During this maturation process in the bottle, the raw, tannic, spirit-like quality of young Vintage Port gradually evolves into a smooth, ~ richness, and the wine develops a lovely perfume. At its best, old vintage Port is without question one of the greatest of all dessert wines.
Do all the components seem to be in balance? If you think the wine (especially young red wine) is too astringent, consider that it might improve and ~ or "open up" with age. Or is the wine ready to drink now? What kinds of food might go nicely with this wine?
When ripe and subject to a little judicious oak ageing, the Cabernet Sauvignon ~s into an attractive, alluring and very complex wine. Even in the New World it has a tendency to outlive a pure Shiraz for example.
A natural component found to varying degrees in the skins, seeds and stems of grapes. It can also be found in oak barrels. It is mostly prominent in red wines. It acts as a natural preservative and helps wine age. It creates dry, puckering sensation in young red wines and ~s with aging.
Red varietals run from brickish red and nearly transparent (may be older, ~) to deep opaque bluish-purple (expect young, brash, tannic). Bright pink rosé or blush wines are often youthful, while orangey-bricky ones are usually past their point of prime drinkability.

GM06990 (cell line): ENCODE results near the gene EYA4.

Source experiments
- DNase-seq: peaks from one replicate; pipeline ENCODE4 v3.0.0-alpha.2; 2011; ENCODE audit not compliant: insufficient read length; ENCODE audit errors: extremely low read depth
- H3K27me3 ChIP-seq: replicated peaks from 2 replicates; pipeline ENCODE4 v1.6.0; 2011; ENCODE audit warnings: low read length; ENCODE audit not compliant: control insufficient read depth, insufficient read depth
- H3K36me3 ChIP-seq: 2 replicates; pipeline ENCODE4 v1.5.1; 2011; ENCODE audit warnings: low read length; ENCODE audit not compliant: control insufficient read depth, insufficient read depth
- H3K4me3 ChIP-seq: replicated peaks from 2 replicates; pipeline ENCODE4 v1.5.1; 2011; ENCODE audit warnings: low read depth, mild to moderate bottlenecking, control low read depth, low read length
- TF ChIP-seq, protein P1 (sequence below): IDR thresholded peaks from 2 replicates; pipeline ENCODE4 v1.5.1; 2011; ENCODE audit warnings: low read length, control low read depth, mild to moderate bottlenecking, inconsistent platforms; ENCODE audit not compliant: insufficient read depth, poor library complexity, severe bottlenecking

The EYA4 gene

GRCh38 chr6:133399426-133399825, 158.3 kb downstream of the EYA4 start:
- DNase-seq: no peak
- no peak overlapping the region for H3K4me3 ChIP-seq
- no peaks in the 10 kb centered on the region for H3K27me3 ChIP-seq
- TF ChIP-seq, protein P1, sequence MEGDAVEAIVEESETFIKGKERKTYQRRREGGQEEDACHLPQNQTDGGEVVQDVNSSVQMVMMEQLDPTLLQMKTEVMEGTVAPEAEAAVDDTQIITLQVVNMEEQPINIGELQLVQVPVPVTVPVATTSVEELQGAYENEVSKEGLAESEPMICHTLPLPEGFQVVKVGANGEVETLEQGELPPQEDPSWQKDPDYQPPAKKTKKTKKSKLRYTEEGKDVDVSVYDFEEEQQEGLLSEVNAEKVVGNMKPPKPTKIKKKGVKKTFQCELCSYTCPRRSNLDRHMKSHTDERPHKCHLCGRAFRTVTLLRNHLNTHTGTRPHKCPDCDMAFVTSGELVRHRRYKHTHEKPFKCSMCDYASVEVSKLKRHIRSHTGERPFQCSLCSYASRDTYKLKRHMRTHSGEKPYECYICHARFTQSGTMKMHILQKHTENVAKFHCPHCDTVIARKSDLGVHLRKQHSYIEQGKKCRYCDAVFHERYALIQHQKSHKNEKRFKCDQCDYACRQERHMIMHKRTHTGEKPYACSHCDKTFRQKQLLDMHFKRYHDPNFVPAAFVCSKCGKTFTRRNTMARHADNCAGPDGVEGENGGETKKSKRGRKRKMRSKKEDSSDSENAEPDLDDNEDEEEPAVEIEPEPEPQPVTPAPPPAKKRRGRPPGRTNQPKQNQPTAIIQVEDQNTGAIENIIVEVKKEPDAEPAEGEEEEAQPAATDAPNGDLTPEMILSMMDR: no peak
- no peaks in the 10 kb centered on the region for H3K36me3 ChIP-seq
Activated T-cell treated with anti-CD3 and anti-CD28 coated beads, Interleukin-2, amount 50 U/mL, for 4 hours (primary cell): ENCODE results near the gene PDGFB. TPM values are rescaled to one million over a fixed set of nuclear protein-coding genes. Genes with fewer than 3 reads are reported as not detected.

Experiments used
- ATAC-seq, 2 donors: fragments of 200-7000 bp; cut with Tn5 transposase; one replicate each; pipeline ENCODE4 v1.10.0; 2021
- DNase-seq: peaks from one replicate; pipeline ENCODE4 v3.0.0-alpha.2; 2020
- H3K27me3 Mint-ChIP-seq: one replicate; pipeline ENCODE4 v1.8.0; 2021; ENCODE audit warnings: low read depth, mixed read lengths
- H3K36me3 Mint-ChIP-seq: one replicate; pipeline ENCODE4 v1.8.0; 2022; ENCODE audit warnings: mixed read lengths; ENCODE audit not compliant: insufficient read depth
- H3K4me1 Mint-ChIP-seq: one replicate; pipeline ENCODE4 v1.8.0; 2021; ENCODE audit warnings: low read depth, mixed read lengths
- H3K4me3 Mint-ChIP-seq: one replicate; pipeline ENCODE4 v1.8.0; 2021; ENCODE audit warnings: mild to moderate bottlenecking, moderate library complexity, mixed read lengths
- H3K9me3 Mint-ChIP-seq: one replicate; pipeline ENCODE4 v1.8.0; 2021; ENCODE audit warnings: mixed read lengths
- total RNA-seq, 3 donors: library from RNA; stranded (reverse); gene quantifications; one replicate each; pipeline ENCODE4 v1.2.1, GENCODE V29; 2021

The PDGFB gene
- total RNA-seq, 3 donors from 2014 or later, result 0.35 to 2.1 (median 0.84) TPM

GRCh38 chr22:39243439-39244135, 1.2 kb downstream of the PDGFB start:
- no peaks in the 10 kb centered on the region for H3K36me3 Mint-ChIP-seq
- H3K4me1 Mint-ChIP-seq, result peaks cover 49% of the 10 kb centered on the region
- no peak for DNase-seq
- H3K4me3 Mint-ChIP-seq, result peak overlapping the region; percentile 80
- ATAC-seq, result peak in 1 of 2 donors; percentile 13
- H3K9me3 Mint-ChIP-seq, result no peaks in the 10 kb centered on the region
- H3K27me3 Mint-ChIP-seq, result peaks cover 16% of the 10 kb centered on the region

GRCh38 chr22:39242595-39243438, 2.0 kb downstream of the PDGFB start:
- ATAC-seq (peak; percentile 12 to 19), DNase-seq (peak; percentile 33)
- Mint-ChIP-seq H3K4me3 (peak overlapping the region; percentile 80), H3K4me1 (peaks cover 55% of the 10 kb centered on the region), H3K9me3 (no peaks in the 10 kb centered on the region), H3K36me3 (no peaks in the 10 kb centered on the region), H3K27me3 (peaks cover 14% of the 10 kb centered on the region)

Also known as Trollinger in south Germany. A variant found in the Trentino-Aldo region of Italy is known as Schiava Gentile and is locally used for making full-bodied fruity, ~ red wines best served chilled and considered good value in better vintage years.
Qualifier generally applying to soft white wines being located between the dry ones and the liqueur-like themselves ones. Also says itself, with tasting, of one at the same time fatty and not very acid wine.
Barrel aging can make a wine ~er, for example softening its tannins. Excessive oak aging, noted often with Chardonnays, can ruin a wine's taste. As might be expected, American oak is more powerful and less subtle than French oak.
See also: What is the meaning of Wine, Grape, White, Red, Taste?